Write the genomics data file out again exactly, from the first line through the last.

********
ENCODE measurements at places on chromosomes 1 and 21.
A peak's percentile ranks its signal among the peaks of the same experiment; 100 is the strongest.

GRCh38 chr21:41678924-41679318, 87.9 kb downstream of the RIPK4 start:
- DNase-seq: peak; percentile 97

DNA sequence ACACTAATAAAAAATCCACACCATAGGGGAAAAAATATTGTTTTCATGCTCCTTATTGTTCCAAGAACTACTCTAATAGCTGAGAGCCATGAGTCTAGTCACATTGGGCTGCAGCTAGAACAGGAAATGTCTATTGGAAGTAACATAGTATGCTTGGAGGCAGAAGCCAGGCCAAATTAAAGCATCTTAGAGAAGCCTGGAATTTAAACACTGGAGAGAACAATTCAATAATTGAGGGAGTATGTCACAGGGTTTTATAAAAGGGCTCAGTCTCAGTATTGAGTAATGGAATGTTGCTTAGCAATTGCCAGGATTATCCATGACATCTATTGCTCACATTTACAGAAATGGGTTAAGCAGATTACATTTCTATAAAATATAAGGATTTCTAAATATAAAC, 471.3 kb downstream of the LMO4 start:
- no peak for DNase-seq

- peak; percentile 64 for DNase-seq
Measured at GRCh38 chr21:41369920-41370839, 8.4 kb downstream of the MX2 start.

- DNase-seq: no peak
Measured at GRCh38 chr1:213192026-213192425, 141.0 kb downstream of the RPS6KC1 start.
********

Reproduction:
ENCODE measurements at places on chromosomes 1 and 21.
A peak's percentile ranks its signal among the peaks of the same experiment; 100 is the strongest.

GRCh38 chr21:41678924-41679318, 87.9 kb downstream of the RIPK4 start:
- DNase-seq: peak; percentile 97

DNA sequence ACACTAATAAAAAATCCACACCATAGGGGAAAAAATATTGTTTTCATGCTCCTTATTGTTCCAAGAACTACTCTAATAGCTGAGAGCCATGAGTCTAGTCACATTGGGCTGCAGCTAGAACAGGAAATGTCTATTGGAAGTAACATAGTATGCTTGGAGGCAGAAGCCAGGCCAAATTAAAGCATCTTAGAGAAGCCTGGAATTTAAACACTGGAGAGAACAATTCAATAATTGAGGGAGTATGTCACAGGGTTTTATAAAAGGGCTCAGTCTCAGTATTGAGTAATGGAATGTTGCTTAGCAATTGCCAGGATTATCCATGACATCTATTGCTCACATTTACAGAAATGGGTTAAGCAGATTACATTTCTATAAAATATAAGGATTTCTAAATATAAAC, 471.3 kb downstream of the LMO4 start:
- no peak for DNase-seq

- peak; percentile 64 for DNase-seq
Measured at GRCh38 chr21:41369920-41370839, 8.4 kb downstream of the MX2 start.

- DNase-seq: no peak
Measured at GRCh38 chr1:213192026-213192425, 141.0 kb downstream of the RPS6KC1 start.